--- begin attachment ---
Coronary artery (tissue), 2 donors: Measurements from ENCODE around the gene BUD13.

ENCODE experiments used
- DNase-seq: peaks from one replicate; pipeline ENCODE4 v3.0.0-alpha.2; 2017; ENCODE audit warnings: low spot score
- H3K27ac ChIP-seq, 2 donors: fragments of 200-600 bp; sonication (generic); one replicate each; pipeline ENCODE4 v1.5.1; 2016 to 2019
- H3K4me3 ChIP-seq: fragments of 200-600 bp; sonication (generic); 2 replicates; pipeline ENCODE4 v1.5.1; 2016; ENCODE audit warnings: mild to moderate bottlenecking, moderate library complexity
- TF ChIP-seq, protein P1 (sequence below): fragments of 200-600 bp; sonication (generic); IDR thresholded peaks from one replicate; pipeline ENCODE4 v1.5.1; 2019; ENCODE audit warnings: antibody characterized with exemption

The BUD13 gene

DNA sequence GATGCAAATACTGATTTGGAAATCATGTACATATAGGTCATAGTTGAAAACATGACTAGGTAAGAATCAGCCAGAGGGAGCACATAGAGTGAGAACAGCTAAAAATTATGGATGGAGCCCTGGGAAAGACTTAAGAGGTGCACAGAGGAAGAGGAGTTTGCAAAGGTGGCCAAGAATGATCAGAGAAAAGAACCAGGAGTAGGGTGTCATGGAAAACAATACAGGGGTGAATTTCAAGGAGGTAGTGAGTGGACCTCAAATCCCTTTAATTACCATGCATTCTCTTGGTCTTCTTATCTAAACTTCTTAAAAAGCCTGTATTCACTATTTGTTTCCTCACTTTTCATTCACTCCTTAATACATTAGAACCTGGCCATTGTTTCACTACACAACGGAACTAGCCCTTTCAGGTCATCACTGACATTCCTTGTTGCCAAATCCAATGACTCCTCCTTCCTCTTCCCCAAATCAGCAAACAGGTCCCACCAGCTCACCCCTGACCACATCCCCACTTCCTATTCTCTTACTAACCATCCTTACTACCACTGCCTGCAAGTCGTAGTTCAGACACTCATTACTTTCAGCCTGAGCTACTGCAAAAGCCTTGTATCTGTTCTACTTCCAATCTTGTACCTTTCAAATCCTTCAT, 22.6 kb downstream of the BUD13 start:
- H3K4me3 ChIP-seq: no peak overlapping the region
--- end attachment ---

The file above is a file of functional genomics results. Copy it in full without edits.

Coronary artery (tissue), 2 donors: Measurements from ENCODE around the gene BUD13.

ENCODE experiments used
- DNase-seq: peaks from one replicate; pipeline ENCODE4 v3.0.0-alpha.2; 2017; ENCODE audit warnings: low spot score
- H3K27ac ChIP-seq, 2 donors: fragments of 200-600 bp; sonication (generic); one replicate each; pipeline ENCODE4 v1.5.1; 2016 to 2019
- H3K4me3 ChIP-seq: fragments of 200-600 bp; sonication (generic); 2 replicates; pipeline ENCODE4 v1.5.1; 2016; ENCODE audit warnings: mild to moderate bottlenecking, moderate library complexity
- TF ChIP-seq, protein P1 (sequence below): fragments of 200-600 bp; sonication (generic); IDR thresholded peaks from one replicate; pipeline ENCODE4 v1.5.1; 2019; ENCODE audit warnings: antibody characterized with exemption

The BUD13 gene

DNA sequence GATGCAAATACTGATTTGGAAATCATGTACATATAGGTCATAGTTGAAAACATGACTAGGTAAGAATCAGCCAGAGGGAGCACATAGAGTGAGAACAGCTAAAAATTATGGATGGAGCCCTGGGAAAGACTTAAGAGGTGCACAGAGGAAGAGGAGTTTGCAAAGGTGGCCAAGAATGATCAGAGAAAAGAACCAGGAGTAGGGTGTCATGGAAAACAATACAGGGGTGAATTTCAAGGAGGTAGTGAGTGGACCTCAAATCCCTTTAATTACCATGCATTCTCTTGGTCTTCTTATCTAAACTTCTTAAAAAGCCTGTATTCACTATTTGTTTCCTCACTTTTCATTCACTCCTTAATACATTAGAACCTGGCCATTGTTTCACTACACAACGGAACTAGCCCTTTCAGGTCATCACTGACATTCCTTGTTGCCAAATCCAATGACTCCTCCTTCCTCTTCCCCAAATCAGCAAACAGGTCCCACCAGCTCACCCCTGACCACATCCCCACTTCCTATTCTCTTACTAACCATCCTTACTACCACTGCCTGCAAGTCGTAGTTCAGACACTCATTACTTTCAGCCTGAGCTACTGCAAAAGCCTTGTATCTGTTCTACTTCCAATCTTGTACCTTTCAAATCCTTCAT, 22.6 kb downstream of the BUD13 start:
- H3K4me3 ChIP-seq: no peak overlapping the region